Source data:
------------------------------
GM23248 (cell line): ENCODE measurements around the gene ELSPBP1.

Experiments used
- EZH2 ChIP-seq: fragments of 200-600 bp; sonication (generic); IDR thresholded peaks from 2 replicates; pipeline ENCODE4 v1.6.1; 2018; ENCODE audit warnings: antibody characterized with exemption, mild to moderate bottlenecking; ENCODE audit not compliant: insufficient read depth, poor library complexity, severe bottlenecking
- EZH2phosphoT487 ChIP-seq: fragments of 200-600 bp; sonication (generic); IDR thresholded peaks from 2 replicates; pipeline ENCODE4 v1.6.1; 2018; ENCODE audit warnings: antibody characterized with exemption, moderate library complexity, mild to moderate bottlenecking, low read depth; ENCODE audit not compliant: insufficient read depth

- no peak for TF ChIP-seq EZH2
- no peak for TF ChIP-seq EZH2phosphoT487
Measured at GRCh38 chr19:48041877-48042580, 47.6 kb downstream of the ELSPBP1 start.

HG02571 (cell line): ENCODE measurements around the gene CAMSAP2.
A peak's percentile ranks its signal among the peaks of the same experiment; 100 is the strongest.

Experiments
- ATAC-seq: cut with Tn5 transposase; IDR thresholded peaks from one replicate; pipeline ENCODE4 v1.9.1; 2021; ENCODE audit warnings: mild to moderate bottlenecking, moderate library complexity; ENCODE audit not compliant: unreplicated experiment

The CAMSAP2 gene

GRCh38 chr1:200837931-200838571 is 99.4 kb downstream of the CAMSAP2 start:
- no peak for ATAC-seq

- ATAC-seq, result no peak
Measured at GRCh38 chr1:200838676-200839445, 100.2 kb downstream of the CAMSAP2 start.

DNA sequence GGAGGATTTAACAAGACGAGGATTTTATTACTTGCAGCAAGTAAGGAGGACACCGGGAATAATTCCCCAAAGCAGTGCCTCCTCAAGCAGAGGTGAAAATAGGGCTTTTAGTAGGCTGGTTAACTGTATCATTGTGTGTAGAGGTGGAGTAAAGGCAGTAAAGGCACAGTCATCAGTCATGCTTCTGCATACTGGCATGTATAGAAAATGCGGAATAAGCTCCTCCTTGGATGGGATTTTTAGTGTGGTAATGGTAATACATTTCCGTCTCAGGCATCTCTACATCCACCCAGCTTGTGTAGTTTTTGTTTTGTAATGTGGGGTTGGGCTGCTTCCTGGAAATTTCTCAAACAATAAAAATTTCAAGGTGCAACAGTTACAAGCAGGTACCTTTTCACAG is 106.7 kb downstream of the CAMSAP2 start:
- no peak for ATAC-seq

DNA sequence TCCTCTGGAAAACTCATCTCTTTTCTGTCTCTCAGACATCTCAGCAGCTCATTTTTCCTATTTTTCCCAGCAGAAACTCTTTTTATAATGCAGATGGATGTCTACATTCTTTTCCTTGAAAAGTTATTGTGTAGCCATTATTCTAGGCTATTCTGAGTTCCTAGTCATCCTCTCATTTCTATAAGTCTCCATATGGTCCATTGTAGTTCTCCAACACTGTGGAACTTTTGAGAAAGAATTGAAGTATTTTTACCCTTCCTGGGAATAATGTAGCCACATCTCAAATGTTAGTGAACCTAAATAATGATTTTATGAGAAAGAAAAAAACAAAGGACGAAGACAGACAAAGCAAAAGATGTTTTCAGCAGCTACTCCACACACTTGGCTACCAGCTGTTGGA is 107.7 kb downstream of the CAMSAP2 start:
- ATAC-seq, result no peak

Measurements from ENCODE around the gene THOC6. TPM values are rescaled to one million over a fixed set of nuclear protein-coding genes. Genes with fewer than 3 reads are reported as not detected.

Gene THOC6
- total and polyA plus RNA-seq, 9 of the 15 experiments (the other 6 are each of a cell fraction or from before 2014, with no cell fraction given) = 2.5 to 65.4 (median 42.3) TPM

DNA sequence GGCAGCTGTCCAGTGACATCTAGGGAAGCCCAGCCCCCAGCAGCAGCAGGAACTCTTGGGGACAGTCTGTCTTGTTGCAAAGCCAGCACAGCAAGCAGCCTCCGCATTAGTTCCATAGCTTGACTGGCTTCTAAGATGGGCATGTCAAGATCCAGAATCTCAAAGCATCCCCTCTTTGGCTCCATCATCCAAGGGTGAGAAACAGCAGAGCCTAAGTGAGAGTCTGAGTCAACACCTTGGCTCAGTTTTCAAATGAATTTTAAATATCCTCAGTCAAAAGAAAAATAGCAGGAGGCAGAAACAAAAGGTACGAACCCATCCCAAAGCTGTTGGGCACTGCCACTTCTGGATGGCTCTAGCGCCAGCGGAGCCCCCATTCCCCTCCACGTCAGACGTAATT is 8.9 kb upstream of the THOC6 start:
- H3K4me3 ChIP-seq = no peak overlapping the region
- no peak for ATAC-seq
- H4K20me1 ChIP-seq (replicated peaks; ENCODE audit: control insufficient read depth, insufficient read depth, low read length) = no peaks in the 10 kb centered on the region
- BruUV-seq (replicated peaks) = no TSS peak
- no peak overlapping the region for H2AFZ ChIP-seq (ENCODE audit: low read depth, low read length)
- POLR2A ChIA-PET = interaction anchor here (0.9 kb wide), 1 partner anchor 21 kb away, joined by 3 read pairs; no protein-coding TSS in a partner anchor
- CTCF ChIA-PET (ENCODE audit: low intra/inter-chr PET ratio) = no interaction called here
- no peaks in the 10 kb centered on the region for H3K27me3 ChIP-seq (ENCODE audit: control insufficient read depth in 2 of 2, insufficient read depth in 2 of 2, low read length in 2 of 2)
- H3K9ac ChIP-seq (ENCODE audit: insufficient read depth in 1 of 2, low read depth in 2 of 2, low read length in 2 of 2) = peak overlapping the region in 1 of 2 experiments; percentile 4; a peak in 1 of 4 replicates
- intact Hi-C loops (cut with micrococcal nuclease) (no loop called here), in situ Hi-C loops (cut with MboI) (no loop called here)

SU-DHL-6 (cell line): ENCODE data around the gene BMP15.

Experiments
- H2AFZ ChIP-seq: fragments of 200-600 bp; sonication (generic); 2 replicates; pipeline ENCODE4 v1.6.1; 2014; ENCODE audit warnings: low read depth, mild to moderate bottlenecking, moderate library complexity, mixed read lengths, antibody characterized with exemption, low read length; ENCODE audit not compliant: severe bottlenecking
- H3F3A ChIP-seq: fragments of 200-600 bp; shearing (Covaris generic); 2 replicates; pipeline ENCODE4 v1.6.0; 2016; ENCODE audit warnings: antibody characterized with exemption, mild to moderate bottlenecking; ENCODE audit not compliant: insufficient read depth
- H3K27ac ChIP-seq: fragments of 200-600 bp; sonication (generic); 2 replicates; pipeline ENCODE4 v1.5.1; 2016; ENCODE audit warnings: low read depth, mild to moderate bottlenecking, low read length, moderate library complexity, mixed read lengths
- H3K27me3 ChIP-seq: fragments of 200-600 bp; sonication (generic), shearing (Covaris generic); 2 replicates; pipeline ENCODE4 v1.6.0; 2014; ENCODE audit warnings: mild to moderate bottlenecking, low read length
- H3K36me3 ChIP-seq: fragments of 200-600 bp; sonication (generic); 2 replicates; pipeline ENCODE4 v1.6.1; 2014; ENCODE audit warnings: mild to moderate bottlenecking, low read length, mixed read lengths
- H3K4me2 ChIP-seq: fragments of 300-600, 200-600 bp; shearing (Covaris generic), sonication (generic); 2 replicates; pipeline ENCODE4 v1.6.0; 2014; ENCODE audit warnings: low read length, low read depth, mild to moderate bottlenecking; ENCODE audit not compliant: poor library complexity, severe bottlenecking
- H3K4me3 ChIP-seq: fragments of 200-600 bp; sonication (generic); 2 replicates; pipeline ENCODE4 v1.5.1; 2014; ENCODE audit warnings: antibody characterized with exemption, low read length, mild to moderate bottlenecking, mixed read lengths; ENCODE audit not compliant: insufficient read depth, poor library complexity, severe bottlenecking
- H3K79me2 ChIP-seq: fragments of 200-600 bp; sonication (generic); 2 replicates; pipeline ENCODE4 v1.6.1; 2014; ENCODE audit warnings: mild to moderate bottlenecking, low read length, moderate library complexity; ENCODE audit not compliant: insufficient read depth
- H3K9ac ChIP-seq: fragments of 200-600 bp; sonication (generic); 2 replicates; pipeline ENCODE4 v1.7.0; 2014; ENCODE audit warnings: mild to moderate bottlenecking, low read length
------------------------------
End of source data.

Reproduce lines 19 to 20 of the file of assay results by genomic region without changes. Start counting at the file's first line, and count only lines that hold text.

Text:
DNA sequence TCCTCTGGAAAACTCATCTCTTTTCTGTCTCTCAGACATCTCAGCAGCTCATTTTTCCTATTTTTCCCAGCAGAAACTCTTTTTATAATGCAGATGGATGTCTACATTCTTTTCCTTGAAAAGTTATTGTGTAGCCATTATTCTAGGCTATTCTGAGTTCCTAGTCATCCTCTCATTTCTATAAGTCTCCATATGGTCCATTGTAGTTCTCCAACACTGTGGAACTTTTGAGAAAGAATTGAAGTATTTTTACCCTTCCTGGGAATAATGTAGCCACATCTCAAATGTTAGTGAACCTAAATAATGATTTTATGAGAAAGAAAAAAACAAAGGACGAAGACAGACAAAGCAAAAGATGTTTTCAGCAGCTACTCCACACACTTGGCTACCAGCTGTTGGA is 107.7 kb downstream of the CAMSAP2 start:
- ATAC-seq, result no peak